The end of a decade is always a time for reflection.
It's a time to look back at the best and the worst of the past ten years, in your life and the world as well.
For the Pittsburgh Steelers, the decade has been a very good one.
Two Super Bowl titles and six division titles gave the Black and Gold their best decade since the team of the seventies ruled the NFL.
As the club prepares for the next decade, it's time to look back on the last 10 seasons. Here is the unofficial Steelers' All-Decade Team, starting today with the offense.
One note to bring to your attention is at fullback. Since the position has slowly been phased out of the modern day offense, I decided to choose two running backs instead. Sorry Dan Kreider.
For your enjoyment and discussion, my version of the Steelers' All-Decade team: offense.
Jeff Hartings was a two-time Pro Bowl selection and First-Team All-Pro pick in 2004.
The former Penn State standout was the anchor of the offensive line from 2001-2006, starting in 89 games.
Justin Hartwig has done a decent job, but Hartings was a stud.
A nine-time Pro Bowl selection and a six-time First Team All-Pro pick, Faneca is arguably the best guard of this decade.
Faneca started in 153 games for the Steelers and is still, at the age of 33, one of the best in the business.
One the Steelers shouldn't have let get away.
Kendall Simmons was a first-round pick in 2002 and started 76 of possible 80 games between 2002-2007.
Injuries derailed his career, but when healthy, Simmons was a solid performer for the black and gold.
Marvel Smith was a second-round draft choice in 2000 and immediately became a starter.
His best season was in 2004 when he earned his first and only trip to the Pro Bowl. Like Kendall Simmons, injuries cut short his career. A solid player nonetheless.
Willie Colon makes the all-decade team simply because right tackle has been such a weak position for Pittsburgh through the decade.
Marvel Smith started his career on the right, but moved quickly over to the left side, leaving Oliver Ross and for a time, Max Starks on the right.
Colon, a fourth-round pick in 2006, is the best of the bunch.
The most productive TE in Steelers history.
Heath Miller keeps rewriting the franchise record book for receptions, yards and TDs by a tight end.
Drafted in the first round in 2005, Miller has started since he arrived in Pittsburgh. His 71 catches this season are the most by a Steelers TE for a single season.
How he hasn't made a Pro Bowl yet, I'll never know.
An easy choice here.
Hines Ward owns every major receiving record in franchise history and is the heart and soul of the Pittsburgh Steelers.
The four-time Pro Bowler and 2005 Super Bowl MVP shows no signs of slowing down at 33. He's having one of the best seasons of his career with 87 catches for 1,106 yards and six touchdowns.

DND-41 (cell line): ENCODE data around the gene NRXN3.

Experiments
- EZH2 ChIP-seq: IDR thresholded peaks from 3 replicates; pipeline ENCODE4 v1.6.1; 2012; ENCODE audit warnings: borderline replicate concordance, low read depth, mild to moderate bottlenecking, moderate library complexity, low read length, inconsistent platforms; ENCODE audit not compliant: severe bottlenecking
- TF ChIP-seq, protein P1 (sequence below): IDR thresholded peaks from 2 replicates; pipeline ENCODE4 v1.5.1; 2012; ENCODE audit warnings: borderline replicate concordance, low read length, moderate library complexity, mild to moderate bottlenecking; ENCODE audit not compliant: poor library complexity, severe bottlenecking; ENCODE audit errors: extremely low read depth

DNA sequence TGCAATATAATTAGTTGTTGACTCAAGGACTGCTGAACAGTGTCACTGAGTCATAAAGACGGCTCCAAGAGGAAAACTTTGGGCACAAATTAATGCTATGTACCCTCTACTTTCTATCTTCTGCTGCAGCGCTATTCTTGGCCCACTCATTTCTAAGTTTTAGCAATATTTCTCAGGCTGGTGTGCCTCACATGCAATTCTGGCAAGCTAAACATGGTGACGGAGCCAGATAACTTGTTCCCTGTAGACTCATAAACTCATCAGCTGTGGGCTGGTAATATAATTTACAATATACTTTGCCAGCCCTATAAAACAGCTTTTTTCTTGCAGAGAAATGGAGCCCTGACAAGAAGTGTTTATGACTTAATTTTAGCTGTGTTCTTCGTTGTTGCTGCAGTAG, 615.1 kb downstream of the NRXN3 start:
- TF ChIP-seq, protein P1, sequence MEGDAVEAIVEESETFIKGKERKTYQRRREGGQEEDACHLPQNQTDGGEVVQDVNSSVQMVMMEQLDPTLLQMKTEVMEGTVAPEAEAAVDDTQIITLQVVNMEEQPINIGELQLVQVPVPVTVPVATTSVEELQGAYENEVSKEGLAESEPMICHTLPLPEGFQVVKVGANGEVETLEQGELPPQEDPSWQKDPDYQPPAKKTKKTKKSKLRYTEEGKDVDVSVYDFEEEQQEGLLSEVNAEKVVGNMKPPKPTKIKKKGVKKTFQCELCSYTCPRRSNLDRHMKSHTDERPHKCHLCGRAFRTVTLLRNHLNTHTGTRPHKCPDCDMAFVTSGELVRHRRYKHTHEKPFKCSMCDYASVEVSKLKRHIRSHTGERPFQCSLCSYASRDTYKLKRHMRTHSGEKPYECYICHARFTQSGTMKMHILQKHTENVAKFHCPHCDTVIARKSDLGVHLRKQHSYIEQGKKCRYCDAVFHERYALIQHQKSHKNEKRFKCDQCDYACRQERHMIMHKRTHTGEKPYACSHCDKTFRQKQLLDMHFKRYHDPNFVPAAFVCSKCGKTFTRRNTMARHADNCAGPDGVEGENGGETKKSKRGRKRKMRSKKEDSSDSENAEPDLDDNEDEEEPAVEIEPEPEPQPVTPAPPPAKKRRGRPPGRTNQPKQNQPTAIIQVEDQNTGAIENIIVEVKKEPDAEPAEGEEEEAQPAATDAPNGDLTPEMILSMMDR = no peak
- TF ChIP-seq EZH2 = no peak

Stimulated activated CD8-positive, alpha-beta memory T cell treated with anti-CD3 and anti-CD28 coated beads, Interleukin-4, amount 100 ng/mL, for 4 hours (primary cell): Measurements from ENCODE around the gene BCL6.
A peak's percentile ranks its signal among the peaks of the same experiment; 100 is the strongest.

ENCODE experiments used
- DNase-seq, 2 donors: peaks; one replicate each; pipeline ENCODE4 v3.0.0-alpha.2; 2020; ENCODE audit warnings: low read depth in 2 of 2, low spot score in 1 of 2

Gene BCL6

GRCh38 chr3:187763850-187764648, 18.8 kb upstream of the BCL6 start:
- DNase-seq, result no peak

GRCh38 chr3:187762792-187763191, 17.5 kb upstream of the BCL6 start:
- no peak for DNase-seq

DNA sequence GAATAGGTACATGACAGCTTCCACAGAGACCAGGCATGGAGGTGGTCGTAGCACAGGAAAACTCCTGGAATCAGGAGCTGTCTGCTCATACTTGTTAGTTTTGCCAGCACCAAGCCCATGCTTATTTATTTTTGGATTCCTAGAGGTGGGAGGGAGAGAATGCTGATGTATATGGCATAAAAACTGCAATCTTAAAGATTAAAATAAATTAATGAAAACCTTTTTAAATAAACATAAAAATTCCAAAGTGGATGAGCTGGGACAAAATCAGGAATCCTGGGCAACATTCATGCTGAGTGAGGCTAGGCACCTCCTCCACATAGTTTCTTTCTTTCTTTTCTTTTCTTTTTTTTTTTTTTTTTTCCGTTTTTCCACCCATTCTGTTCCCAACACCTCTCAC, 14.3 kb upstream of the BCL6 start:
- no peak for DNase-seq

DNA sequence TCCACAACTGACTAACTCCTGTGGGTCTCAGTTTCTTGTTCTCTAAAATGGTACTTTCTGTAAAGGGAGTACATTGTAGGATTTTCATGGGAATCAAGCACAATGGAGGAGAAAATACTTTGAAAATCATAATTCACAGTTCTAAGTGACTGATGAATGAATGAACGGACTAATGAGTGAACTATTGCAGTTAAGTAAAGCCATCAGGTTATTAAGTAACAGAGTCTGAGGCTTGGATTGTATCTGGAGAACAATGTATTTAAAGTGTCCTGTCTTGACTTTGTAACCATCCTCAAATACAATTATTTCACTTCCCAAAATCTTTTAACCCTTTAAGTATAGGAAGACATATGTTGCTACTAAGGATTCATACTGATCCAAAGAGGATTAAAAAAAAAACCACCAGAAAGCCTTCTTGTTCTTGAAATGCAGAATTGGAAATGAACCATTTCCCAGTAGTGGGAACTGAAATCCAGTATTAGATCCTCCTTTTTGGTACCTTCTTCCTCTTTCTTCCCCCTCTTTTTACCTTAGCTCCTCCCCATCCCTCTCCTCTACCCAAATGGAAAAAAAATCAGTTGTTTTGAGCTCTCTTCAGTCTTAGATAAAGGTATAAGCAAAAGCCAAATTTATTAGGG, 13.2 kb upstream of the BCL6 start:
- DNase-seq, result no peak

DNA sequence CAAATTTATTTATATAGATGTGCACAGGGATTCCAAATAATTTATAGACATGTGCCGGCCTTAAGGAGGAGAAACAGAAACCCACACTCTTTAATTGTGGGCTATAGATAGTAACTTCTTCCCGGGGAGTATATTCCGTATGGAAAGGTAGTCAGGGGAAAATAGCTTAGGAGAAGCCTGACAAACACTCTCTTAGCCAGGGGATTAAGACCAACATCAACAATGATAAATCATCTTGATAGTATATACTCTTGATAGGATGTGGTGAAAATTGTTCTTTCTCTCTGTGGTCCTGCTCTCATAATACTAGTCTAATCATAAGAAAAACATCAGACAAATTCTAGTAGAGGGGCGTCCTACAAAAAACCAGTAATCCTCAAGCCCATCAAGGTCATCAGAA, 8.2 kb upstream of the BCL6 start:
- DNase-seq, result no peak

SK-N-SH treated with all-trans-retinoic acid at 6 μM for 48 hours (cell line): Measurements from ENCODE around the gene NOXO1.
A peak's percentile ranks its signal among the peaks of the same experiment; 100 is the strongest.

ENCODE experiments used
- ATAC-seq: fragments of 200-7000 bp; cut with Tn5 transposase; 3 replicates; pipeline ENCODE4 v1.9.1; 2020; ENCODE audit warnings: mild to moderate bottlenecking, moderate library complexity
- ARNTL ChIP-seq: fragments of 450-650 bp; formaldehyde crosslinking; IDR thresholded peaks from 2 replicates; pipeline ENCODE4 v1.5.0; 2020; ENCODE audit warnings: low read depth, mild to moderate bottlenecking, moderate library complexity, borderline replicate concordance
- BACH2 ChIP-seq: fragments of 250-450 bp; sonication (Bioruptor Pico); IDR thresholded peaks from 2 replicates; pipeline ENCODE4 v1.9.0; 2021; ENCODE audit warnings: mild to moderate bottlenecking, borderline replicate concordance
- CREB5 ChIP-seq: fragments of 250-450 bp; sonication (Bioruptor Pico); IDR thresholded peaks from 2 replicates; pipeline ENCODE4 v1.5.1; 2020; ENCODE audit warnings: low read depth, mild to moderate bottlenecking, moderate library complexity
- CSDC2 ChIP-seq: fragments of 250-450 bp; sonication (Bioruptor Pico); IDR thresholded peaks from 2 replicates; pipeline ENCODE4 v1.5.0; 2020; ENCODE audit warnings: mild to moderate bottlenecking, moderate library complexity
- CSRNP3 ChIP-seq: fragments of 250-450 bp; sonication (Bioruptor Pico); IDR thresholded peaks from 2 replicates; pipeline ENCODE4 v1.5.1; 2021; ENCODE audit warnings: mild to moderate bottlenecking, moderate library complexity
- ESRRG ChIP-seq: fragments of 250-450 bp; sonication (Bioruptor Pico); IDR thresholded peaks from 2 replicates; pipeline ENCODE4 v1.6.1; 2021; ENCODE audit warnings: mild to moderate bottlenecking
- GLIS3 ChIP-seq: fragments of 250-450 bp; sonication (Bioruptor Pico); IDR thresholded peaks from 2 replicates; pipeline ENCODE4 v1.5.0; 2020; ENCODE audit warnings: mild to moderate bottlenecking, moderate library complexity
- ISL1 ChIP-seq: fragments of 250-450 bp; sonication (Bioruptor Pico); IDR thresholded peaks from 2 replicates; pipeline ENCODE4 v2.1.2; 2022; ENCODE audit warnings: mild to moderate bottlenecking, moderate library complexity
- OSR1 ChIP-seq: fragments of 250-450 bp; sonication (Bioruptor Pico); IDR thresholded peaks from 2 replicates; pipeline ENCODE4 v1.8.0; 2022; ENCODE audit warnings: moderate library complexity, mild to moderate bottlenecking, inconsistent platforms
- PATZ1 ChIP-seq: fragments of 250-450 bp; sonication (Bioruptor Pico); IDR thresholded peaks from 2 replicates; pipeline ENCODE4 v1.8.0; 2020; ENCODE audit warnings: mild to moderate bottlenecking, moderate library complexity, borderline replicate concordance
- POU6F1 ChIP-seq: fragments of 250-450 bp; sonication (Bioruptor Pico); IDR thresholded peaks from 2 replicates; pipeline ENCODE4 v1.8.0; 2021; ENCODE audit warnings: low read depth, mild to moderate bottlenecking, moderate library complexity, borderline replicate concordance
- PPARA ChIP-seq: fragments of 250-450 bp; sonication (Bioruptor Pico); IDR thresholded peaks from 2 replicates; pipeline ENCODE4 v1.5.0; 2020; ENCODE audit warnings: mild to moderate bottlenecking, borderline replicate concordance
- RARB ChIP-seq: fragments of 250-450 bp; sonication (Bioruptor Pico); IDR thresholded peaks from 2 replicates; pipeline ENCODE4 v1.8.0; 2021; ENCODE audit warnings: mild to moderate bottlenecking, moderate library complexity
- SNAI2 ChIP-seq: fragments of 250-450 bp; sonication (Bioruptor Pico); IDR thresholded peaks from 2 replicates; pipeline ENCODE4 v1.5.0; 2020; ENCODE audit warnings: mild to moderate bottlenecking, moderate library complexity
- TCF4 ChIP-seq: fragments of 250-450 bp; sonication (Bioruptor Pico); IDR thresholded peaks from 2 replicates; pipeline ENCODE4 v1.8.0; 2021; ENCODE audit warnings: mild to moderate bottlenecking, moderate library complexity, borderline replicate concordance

To top it of, Ward is the toughest and arguably the best blocking wideout in NFL history. The ultimate worker and team player.
Santonio Holmes might have a better career, but Plaxico Burress grabs the other receiver slot opposite Hines Ward.
Burress was a first-round pick in 2000 and quickly became a starter. Despite five tumultuous years, he was a productive receiver.
Plax finished his Steeler career with 261 catches for 4,164 yards and 22 TDs. Not bad for a No. 2 receiver.
Without a doubt the best trade in Pittsburgh Steelers history was getting Jerome Bettis from the Rams for a third-round draft pick. It ended up being a bigger steal than what the Indians gave up Manhattan for.
"The Bus" thrived in the Steel City, going to four Pro Bowls (he went to two for the Rams) and rushing for 10,571 yards with 78 touchdowns.
He capped his stellar career with a Super Bowl ring during the 2005 season.
An undrafted free agent in 2004, "Fast Willie" will go down as one of the biggest finds in NFL history.
Parker has rushed for over 5,000 yards with 24 touchdowns in his six-year Steelers career.
And while this might be his last year in Pittsburgh, the two-time Pro Bowler has left his mark in Steelers history.
Who did you expect? Kordell Stewart?
This is a no-brainer. By the time Big Ben is done, he'll own every passing record in franchise history.
The 2004 Rookie of the Year has passed for over 19,000 yards and 124 TDs. Even more important, Roethlisberger has guided the Steelers to two Super Bowl titles, four division crowns, and a 67-29 record with Ben at the helm.
This season, Roethlisberger became the first Pittsburgh QB to throw for 4,000 yards. Amazingly, he has been to only one Pro Bowl (2007).